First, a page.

The once-per-year rule is a trap for the unwary. For one thing, it's not always clear what a "distribution" is--if you request a cashout of your IRA and the IRA provider sends you two separate checks a month apart, is that one distribution or two? Also, consider "Granny" who has her IRA in six-month CDs. Most banks treat each CD as a separate new IRA, which they then close and distribute when the CD matures. If Granny has multiple CDs in IRAs that close out within 12 months of each other, she won't be able to roll over any but the first one.


As noted by the example in the prior quote, if anyone forfeits tax deferral on a large portion of their retirement savings due to this position, including seniors and younger taxpayers who would also tack on a 10% penalty, the consequences are far more severe than violating other IRS rules. Therefore, some serious problems lie ahead, and we have not heard the end of this one.

HIinvestor
Posts: 1269
Joined: Tue Apr 08, 2014 3:23 am

Re: WSJ story on IRA rollovers

Post by HIinvestor » Sun May 11, 2014 1:09 am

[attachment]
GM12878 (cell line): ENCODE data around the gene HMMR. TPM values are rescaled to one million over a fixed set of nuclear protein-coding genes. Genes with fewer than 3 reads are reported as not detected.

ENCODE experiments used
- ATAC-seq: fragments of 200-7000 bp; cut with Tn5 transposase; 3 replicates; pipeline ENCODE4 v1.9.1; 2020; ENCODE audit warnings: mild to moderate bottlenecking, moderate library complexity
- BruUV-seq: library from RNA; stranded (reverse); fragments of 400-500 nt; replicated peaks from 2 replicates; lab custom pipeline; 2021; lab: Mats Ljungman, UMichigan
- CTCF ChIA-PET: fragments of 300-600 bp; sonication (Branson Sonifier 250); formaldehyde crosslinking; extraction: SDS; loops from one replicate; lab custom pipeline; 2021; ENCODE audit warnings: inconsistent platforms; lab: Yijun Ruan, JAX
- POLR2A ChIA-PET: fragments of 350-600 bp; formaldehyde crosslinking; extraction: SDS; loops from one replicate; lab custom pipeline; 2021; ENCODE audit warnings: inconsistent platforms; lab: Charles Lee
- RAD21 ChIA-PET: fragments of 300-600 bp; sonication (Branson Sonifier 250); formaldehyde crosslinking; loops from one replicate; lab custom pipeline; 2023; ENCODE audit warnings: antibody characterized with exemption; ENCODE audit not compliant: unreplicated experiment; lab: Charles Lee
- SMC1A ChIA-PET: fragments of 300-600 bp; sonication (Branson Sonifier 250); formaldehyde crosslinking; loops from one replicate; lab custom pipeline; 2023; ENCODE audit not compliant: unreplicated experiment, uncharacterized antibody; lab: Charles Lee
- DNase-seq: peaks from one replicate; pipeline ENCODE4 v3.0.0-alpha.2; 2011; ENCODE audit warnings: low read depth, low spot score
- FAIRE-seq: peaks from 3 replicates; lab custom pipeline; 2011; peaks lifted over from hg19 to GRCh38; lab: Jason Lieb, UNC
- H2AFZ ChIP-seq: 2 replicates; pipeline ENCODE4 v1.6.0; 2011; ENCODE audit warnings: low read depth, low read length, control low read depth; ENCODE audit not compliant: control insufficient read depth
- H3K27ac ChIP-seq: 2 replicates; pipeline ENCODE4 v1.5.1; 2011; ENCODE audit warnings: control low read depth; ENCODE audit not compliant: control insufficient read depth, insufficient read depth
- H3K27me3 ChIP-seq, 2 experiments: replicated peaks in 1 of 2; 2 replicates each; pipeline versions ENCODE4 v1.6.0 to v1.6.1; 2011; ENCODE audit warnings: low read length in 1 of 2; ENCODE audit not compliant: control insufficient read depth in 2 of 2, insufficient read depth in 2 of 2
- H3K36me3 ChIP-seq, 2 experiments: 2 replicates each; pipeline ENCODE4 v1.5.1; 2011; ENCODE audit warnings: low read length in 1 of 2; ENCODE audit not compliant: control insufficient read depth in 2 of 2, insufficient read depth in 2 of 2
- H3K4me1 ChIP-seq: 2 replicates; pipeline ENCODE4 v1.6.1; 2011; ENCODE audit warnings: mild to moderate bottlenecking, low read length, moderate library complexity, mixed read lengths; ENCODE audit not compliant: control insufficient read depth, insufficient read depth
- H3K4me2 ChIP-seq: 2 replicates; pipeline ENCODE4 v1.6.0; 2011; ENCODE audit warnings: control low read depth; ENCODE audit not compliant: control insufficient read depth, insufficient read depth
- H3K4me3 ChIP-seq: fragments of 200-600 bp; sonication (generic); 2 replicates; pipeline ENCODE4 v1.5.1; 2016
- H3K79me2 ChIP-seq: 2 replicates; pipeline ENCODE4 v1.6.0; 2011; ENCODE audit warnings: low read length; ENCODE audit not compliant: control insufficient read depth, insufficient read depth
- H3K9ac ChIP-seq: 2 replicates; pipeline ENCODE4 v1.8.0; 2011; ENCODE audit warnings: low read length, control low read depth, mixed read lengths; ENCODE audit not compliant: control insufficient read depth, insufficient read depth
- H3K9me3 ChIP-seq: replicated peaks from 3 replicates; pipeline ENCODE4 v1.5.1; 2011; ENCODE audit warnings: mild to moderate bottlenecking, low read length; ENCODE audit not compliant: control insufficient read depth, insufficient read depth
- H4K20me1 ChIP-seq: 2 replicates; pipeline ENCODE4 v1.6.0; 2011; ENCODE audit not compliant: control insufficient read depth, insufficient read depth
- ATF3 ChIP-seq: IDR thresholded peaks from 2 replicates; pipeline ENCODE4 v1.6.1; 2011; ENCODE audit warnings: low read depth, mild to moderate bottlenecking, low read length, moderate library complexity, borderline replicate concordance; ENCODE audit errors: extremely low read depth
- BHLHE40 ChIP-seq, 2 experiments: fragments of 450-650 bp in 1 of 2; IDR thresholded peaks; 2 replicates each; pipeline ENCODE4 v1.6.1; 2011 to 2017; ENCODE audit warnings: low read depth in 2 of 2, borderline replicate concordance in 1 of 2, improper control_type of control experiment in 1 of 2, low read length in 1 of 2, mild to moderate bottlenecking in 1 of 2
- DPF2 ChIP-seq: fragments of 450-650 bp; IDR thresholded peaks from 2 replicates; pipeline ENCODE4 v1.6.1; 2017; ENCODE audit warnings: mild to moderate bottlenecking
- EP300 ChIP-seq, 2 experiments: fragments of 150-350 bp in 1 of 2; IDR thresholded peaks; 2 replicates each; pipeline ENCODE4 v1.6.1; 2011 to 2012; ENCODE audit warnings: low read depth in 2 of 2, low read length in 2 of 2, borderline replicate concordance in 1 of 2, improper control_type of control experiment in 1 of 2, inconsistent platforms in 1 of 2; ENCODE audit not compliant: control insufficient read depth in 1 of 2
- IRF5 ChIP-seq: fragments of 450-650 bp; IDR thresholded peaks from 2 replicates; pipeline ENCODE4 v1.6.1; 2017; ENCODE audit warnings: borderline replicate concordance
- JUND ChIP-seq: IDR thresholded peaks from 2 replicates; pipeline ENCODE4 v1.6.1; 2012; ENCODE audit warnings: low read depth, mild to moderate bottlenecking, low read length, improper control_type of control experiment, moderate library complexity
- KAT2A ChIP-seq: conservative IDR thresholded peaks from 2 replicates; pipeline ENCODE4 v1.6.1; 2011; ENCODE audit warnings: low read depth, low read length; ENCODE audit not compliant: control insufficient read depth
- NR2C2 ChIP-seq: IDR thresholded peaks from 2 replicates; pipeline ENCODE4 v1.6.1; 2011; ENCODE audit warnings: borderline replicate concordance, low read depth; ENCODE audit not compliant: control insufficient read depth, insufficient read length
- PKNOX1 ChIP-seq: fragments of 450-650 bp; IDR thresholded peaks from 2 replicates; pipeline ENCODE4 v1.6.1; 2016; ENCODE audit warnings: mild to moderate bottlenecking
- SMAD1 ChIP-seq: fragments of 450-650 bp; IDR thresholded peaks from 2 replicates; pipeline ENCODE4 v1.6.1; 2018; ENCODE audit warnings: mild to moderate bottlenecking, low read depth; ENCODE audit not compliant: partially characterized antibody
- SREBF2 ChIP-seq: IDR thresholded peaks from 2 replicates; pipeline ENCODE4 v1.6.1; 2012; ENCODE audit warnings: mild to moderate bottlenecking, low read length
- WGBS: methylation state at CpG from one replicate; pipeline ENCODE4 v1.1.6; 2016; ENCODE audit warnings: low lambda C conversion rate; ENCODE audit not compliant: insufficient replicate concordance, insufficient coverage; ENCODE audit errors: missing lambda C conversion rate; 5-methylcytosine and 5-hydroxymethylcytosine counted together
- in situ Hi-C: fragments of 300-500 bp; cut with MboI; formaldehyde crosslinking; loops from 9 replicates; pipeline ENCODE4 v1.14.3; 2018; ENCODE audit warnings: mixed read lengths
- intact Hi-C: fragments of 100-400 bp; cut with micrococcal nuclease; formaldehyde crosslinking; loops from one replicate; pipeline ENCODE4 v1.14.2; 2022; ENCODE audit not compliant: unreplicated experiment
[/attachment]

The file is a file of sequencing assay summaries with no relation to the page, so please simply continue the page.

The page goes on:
With the Thrift Savings Plan (TSP), the will only direct deposit to the beneficiary, so you cannot get a check written to a custodian unless you are doing a full rollover (not a partial). Will have to talk with Schwab to see if they would recognize an excess distribution by TSP as a rollover I can re-deposit into a tIRA later this year, or perhaps take it to our local bank and see whether they will accept it as a tIRA.

jimkinny
Posts: 1271
Joined: Sun Mar 14, 2010 1:51 pm

Re: WSJ story on IRA rollovers

Post by jimkinny » Sun May 11, 2014 7:30 am

Alan S.
Thanks for the warning re multiple CDs and how banks have dealt with maturing CDs in the past.

I thought I was being clever by splitting my IRA rollover to a new custodial bank several years ago into several CDs, all maturing at the same time. I did this in case I wanted to do an early withdrawal. I was considering letting them all mature, then using a savings account with the same custodian and then doing a custodian to custodian transfer back to Vanguard, all depending on future interests rates.

I think you posted on this change in the interpretation of the IRS rule several months ago and that is why I had worked out the strategy above.